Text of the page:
Cbs60mrather Doubt the power of blogs?  Ask Dan Rather about it.  He still can’t believe that a bunch of online nerds caught him and his cohorts at the once-upon-a-time “Tiffany Network” manipulating a story and knowingly utilizing forged documents.  They are professionals, and they know, after all, what is best for us.  We should have just trusted them that the “essence” of the story was real even if the facts and the “evidence” were false.  Rather is still incredulous that it ultimately cost him his job.

Within moments of the 60 Minutes broadcast on September 8, 2004, bloggers were pointing out errors in the documents and displaying evidence they were forged.  With all of the righteous indignation he could muster, Rather went on the defensive, portraying his critics as the latest incarnation of McCarthyism:

“Powerful and extremely well-financed forces are concentrating on questions about the documents because they can’t deny the fundamental truth of the story. If you can’t deny the information, then attack and seek to destroy the credibility of the messenger….I think over the long haul, this will be consistent with our history and our traditions and reputation. We took heat during the McCarthy time, during Vietnam, during civil rights, during Watergate. We haven’t always been right, but our record is good.”

As it turned out the “fundamental truth of the story” was that it was not true, and the supporting documents were complete fakes.  Furthermore, Rather got the analogy backwards – he and the 60 Minutes staff were the ones who were being McCarthy-like by misusing their power and influence and distorting the truth for their own ends.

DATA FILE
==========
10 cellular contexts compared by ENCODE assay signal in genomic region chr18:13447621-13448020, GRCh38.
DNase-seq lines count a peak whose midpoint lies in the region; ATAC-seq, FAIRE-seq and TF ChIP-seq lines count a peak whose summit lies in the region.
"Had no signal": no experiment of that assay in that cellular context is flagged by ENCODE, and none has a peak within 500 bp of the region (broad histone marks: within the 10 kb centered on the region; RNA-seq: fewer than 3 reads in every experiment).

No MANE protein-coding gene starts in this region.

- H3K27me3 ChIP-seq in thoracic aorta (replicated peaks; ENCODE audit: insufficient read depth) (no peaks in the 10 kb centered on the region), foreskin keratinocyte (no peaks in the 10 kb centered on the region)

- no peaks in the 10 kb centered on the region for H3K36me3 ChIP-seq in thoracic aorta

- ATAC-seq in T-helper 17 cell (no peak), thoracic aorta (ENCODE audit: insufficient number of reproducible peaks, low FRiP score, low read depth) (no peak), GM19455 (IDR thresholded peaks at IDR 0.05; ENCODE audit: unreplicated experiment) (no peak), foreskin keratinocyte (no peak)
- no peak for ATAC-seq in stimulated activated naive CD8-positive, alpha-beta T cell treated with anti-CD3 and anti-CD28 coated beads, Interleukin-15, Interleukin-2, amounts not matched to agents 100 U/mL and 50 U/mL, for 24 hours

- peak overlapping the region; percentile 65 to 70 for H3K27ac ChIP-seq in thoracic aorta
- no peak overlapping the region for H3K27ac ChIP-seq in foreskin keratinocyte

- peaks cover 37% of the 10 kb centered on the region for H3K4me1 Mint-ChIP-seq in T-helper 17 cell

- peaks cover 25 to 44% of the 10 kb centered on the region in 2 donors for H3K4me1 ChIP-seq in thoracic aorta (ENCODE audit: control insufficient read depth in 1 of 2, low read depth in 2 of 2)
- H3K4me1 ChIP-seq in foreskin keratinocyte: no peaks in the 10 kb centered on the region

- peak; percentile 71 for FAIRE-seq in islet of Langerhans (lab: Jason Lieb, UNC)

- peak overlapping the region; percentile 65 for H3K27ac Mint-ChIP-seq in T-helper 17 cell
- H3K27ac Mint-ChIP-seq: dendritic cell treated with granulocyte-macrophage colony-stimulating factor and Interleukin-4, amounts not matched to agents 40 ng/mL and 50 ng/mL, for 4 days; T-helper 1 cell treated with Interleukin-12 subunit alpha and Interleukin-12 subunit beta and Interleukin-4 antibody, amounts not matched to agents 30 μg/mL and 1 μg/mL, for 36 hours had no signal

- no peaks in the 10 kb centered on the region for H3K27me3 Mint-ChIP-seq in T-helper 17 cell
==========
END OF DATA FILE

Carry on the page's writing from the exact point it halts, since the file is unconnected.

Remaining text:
The title of this post is derived from the stated goal of Web 2.0 technology – “Radical Democratization.”  The problem sometimes with democracy is that it is so, well, democratic.  Democracy, especially the radical variety, can be problematic if you believe the unwashed masses that are setting the agenda are wrong, or just plain stupid.  The experience of history would seem to dictate that in that case, you adopt an elitist stance and decry the unfairness of a system that allows the untrained, unlearned, or undeserving to have or exert influence. (“We are professionals… Don’t try this at home!”)

This scenario continues to play out in areas where the advent of personal publishing is shaking up the status quo, including the church.  Recently in Southern Baptist circles, a cadre of passionate pastoral bloggers (with a few dedicated laypersons in the mix) was largely responsible for the surprise election in 2005 of Dr. Frank Page to the SBC Presidency and with growing sentiment to stop narrowing the definition of what constitutes a “true” Southern Baptist.  Some in denominational leadership and in positions of informational gatekeeping have cried foul as these bloggers have gained an larger and larger audience and as a result, more influence.  (Sound familiar?) Here are some recent harsh words for the Baptist Bloggers: